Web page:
In all, I saw only about 30 some species, including a very close observation of three Barn Swallow nestlings being fed by their parents on the Marsh Boardwalk, but I still had a terrific day. In the spring, the numerous bird songs and calls are so loud and omnipresent that they are almost cacophonous. In the fall, the quiet that surrounded me was haunting in a lovely way. In the spring, the parking lots are full, and there are hundreds of other birders. In the fall, I saw only a handful of others with binoculars. Of course, my visit was early in the fall migration and I went on a Tuesday. In a couple of weeks the hawk migration would begin. For those who have not been there and are interested, Point Pelee is listed in this October's issue of Birder's World magazine as one of the top fifteen birding spots in the country. You can find addresses and phone numbers at the bottom of the description. You might guess, correctly, that it is also a hotspot for butterflies. Additionally, I am well-acquainted with the Detroit-Windsor-Ontario area and would be pleased to speak with anyone who would like to visit.

Finally, I left the park around 2pm, but had to make one final stop before leaving the area. I found my way to the Pelee Island Winery and bought a case of wine. I did not intend to buy a case of wine, but the labels had such lovely drawings of birds and other wildlife that I could not resist. And, the wine is as lovely as the birds.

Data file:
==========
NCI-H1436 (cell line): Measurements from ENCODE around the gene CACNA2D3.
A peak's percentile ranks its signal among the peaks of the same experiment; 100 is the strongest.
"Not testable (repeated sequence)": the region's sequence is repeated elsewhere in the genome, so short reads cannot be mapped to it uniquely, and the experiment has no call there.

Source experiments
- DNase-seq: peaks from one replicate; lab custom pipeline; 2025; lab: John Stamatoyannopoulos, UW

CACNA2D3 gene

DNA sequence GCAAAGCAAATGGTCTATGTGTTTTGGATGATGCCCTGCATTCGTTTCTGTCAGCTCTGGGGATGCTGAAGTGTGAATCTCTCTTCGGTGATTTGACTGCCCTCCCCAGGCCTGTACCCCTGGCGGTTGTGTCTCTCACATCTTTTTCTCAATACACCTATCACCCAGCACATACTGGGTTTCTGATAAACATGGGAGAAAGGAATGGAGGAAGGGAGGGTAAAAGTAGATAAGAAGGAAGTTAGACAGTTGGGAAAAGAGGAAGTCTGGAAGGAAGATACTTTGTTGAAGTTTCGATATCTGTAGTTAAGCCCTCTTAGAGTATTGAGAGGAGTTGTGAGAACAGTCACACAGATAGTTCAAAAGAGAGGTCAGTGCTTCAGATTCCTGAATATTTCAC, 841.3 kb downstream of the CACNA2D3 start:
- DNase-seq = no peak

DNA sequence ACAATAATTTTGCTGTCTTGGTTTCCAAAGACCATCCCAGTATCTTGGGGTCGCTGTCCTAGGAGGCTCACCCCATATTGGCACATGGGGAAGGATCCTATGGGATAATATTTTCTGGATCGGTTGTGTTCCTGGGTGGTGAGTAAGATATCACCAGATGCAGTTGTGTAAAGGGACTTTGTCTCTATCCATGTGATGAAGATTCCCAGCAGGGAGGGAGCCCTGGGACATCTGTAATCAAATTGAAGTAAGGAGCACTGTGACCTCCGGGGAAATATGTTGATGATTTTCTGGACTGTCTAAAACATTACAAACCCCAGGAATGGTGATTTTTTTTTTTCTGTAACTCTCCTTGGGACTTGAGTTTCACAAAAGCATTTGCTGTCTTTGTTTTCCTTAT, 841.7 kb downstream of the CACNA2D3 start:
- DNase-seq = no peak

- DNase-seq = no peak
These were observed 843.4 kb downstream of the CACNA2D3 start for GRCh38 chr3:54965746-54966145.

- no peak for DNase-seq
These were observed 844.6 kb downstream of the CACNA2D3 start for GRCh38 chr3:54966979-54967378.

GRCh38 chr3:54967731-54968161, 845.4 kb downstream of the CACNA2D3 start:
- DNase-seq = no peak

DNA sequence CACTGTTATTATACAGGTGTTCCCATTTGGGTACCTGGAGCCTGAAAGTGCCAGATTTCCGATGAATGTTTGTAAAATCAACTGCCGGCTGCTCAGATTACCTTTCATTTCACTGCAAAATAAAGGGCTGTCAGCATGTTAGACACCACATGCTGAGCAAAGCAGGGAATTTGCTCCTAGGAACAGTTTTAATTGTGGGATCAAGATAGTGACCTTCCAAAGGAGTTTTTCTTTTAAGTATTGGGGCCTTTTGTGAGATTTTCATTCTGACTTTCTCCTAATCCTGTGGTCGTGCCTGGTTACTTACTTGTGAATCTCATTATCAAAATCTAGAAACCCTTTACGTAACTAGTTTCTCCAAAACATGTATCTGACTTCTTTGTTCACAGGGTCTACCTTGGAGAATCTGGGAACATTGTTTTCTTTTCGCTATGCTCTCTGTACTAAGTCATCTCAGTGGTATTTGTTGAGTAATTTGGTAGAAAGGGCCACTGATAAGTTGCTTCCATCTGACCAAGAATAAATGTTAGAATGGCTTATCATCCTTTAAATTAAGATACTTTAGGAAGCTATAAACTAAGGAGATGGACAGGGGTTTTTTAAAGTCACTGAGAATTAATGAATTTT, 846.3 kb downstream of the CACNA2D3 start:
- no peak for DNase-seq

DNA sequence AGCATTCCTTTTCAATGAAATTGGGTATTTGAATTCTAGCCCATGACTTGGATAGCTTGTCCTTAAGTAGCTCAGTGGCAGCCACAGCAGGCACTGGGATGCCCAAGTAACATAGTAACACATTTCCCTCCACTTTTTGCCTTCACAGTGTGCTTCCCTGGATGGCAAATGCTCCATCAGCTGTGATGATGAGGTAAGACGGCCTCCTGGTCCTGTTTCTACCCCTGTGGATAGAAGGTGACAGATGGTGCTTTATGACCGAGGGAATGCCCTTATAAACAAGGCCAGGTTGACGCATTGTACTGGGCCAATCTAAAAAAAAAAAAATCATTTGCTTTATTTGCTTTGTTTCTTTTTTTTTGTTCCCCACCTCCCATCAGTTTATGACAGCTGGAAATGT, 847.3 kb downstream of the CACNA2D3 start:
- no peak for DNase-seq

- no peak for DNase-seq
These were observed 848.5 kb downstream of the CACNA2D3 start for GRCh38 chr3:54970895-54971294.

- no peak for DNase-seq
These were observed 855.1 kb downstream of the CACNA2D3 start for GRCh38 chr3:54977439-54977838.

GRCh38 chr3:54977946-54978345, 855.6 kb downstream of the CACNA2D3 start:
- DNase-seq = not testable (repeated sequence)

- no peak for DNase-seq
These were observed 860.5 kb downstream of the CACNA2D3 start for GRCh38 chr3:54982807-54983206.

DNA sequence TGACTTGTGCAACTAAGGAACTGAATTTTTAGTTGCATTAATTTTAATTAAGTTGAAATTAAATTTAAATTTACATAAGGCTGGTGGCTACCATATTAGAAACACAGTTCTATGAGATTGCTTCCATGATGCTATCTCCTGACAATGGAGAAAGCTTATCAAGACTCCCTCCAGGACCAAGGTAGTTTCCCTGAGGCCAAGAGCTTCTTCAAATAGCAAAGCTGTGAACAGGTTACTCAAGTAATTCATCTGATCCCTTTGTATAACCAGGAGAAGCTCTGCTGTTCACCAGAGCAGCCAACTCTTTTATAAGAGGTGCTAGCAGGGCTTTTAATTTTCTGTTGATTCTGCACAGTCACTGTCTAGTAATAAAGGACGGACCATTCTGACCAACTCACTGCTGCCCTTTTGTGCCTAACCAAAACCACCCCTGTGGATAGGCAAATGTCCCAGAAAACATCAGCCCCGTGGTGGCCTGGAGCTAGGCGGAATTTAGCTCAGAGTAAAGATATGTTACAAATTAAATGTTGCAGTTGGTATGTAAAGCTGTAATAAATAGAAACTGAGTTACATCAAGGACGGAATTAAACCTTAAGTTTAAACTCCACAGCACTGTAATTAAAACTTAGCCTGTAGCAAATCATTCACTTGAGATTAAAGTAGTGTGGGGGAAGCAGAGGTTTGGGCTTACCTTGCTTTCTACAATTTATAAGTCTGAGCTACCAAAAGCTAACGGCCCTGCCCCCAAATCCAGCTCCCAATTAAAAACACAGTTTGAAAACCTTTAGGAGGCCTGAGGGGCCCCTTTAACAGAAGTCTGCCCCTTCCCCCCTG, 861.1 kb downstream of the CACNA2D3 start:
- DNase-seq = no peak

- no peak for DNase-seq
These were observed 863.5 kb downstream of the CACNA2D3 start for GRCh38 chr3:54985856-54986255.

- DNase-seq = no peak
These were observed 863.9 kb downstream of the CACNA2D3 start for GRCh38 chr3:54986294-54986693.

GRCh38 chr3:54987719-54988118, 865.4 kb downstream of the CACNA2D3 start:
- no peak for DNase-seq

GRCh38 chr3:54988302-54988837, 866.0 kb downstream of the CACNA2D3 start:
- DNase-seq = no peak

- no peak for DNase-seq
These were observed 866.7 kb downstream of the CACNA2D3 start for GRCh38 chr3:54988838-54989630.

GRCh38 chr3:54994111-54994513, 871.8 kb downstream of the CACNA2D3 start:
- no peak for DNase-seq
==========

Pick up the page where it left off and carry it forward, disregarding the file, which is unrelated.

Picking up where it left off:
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San Francisco
By Mary Chetelat

I am happy to report that a recent visit to San Francisco was very rewarding, bird-wise.

San Francisco is a great city. An incredibly convenient public transport system, wonderful parks in and around the city, and a great coastal location all make for great birding.

In our first few hours there I saw Heermann's Gulls, Western Gulls, Western Grebes, Brown Pelicans, Brandt's Cormorants, Brewer's Blackbirds, Redwings, and Cowbirds. On day 2, walking around the city I encountered White-crowned Sparrows, Bushtits, "Oregon" Juncos, and an Anna's Hummingbird. On a day trip to Sonoma I saw an Oak Titmouse.

On our visit to the San Francisco Zoo, besides the exotic birds on exhibit, there were numerous wild birds - several hummingbirds (probably Anna's), a family of Red-tailed Hawks, whose nest was in a tall pine, a Black Phoebe, juvenile Black-crowned Night-Herons, American Coots, and a Sharp-shinned Hawk. Two resident White Pelicans, and two resident Bald Eagles (injured and not able to be released into the wild) could be viewed really close up. The zoo is right by the ocean, and a walk to the beach yielded a Willet and a Short-billed Dowitcher hanging out together.

The highlight of our trip was our day trip to Ano Nuevo State Reserve with a naturalist, Alvin Kernan of Nature Treks. The ride down the coast was spectacular - saw Pigeon Guillemots and a Black Oystercatcher at a lighthouse stop. And at the reserve, beside the marine animals (elephant seals, sea otter, sea lions, harbor seals), the birding was fantastic! White-tailed Kite, Northern Harrier, Scrub Jays, Snowy Egret, Wrentit, Ruddy Duck, Cliff, Barn and Tree Swallows, American Coots, Pied-billed Grebe, Black-capped Chickadee, and my "target bird," the California Quail sitting high up on a shrub.